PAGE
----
Media discourse creates and shapes views of personhood, of possibilities, of wellness, and at the same time, these views and beliefs, in their turn, shape media discourse. Broadcasts of health-related edutainment programs and advertisements are rich sources for the discovery of stances concerning health and illness. We examine media discourse in the United States and South Korea, and uncover consistent indexical patterns pointing to overall ideologies of fatalism in the U.S. and optimism in South Korea. Specifically, from an indexicality-based perspective, we identify the patterned ways in which the ideologies of fatalism and optimism are indexed with regard to agency and stance. We provide evidence of the culturally distinct patterns of discourse that construct health and illness in the U.S. and South Korean media. In the U.S., heart disease and cancer are threats, medicines are omnipotent, and physicians, omniscient. “Death” is explicit and medicines and physicians hold it at bay. Korean discourse frames “life” as explicit underscoring efforts by doctors and medicines to prolong and enhance it. Implications associated with public health discourses employing diverse discursive strategies are discussed.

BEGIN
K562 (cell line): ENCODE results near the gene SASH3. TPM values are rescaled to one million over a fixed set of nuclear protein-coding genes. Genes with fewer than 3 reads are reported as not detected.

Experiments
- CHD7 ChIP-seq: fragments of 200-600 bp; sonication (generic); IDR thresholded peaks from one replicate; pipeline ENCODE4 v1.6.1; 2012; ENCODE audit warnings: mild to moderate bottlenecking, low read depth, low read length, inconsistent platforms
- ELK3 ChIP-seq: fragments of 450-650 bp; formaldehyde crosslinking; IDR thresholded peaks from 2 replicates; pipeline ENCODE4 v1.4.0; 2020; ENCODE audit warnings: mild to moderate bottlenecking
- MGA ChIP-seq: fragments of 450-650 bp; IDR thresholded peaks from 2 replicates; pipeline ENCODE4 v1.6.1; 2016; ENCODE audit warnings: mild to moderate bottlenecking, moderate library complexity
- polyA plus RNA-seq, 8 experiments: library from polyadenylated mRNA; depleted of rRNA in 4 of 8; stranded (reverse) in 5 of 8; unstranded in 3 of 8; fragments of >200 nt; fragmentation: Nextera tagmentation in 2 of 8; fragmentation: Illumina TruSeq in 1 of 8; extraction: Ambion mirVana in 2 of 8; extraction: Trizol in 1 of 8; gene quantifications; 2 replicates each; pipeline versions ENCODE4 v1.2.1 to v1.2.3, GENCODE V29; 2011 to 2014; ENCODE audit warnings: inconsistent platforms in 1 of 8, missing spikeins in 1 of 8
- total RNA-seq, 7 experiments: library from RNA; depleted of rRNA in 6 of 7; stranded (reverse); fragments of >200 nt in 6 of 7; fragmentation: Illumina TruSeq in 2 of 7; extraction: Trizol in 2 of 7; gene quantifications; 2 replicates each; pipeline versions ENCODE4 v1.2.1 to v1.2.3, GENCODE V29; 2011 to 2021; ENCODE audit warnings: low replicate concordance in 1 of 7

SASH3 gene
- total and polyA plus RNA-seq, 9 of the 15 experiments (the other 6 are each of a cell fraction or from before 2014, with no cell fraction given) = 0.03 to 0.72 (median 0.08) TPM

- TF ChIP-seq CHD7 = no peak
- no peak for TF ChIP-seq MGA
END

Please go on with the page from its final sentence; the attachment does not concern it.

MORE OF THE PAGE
Media Discourse, Discourse Analysis, Indexicality-Based Perspective, Health Discourse, Optimism, Pessimism, US and South Korea
Both authors contributed equally to this study.
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Recommended APA Citation
Hong, S. J., & Strauss, S. (2015). Holding Death at Bay vs. Prolonging Life: Indexing Fatalism and Optimism in the Ideology of Health, Genetics, and Family History in the U. S. and South Korean Media. The Qualitative Report, 20(12), 1935-1959. Retrieved from http://nsuworks.nova.edu/tqr/vol20/iss12/1